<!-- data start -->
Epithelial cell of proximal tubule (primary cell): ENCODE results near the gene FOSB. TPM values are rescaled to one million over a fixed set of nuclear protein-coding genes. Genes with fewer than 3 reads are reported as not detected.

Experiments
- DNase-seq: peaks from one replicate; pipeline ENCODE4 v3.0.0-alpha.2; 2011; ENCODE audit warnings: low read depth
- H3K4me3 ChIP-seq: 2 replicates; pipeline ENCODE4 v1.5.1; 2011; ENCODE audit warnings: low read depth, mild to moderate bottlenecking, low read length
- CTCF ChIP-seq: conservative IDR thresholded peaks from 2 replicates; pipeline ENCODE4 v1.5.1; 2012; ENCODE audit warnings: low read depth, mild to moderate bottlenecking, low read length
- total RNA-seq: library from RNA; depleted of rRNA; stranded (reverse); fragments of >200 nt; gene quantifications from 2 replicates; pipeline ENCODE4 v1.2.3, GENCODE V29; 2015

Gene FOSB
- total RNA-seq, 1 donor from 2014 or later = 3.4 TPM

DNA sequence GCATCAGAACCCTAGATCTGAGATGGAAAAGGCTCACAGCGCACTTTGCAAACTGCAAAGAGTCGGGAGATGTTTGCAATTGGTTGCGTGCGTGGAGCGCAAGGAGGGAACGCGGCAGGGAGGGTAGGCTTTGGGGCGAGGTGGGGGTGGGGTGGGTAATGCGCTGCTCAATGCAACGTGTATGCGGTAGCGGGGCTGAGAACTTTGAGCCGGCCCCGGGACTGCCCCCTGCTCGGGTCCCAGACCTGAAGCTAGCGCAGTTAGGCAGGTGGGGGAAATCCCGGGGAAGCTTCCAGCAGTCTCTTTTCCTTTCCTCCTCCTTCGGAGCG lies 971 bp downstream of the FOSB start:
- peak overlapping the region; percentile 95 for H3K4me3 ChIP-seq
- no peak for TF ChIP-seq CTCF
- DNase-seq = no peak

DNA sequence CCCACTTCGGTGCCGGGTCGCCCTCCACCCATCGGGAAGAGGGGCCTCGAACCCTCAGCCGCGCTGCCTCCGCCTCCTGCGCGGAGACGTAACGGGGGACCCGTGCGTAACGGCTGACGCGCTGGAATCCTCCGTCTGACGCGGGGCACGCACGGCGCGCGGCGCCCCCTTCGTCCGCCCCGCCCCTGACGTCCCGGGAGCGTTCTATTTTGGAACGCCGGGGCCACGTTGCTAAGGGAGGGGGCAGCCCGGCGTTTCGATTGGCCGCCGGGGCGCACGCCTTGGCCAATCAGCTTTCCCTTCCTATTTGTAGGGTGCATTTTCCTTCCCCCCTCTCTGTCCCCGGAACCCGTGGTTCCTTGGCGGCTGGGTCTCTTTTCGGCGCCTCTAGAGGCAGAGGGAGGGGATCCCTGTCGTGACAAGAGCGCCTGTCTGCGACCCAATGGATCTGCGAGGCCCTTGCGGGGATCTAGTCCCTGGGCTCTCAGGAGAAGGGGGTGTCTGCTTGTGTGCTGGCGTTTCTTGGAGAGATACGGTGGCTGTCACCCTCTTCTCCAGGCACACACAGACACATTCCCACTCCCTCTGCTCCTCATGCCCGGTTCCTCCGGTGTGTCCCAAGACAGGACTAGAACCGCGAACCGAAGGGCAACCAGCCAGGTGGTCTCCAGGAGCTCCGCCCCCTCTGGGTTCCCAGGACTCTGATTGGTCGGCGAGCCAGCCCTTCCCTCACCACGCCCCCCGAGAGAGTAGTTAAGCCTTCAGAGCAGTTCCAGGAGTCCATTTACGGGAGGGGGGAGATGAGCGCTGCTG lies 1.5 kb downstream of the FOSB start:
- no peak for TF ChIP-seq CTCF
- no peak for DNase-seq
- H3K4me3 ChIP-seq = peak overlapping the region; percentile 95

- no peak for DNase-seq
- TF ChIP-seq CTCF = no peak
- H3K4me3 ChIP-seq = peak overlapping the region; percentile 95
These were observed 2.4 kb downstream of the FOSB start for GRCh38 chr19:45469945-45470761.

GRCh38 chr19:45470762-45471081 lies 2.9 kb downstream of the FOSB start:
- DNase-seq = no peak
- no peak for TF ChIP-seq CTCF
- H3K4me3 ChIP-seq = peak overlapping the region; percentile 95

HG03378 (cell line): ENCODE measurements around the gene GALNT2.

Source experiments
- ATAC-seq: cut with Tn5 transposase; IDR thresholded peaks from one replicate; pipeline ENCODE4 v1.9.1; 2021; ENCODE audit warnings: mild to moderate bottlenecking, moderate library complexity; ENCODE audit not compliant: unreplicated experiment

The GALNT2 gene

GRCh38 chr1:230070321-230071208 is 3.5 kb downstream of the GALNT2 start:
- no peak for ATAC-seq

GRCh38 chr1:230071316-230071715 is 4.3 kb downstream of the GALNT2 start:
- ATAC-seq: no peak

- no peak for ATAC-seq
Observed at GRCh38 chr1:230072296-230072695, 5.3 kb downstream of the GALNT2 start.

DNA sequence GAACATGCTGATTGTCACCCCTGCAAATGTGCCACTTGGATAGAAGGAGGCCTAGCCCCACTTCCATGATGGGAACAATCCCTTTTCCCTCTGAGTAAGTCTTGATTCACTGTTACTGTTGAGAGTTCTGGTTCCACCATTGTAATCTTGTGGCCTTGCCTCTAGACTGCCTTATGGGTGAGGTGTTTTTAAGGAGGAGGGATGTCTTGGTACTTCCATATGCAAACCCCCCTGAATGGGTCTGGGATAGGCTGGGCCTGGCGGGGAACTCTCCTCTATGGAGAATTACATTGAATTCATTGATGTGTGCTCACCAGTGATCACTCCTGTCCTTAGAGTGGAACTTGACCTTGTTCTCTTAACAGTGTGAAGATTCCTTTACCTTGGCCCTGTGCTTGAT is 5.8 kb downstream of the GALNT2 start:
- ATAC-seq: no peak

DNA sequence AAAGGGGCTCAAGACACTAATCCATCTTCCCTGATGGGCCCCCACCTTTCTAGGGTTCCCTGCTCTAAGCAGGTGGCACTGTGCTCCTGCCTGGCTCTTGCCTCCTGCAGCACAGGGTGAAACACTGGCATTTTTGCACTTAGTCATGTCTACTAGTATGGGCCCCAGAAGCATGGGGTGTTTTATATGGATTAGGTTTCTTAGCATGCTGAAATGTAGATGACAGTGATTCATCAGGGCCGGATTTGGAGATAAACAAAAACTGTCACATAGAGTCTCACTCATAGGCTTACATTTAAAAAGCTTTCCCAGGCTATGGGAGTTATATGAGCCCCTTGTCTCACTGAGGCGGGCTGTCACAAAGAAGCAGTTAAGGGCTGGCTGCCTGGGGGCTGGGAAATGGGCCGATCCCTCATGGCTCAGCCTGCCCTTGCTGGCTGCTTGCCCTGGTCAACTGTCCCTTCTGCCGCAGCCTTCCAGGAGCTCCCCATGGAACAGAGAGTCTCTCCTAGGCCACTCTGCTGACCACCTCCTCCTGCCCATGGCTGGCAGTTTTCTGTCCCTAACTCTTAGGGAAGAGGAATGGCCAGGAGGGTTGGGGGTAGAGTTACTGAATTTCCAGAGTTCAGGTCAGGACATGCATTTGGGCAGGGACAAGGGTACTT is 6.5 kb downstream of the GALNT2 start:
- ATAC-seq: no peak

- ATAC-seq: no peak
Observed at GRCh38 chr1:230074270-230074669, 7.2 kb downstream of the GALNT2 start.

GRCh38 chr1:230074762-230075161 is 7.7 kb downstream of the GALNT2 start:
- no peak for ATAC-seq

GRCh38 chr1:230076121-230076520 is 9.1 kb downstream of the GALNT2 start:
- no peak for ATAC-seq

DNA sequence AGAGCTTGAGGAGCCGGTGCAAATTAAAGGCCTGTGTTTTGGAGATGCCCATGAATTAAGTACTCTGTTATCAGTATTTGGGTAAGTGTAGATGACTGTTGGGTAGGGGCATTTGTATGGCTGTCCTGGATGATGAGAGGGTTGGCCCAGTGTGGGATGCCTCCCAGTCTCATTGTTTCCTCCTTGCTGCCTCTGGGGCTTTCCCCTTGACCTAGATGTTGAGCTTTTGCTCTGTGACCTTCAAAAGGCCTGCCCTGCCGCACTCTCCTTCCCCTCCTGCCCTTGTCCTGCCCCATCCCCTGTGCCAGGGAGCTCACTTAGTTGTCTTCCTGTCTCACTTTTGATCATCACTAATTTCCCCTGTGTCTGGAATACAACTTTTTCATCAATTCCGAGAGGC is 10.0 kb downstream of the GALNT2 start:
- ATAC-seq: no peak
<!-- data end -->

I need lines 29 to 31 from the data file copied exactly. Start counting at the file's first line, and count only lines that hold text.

GRCh38 chr1:230070321-230071208 is 3.5 kb downstream of the GALNT2 start:
- no peak for ATAC-seq

GRCh38 chr1:230071316-230071715 is 4.3 kb downstream of the GALNT2 start: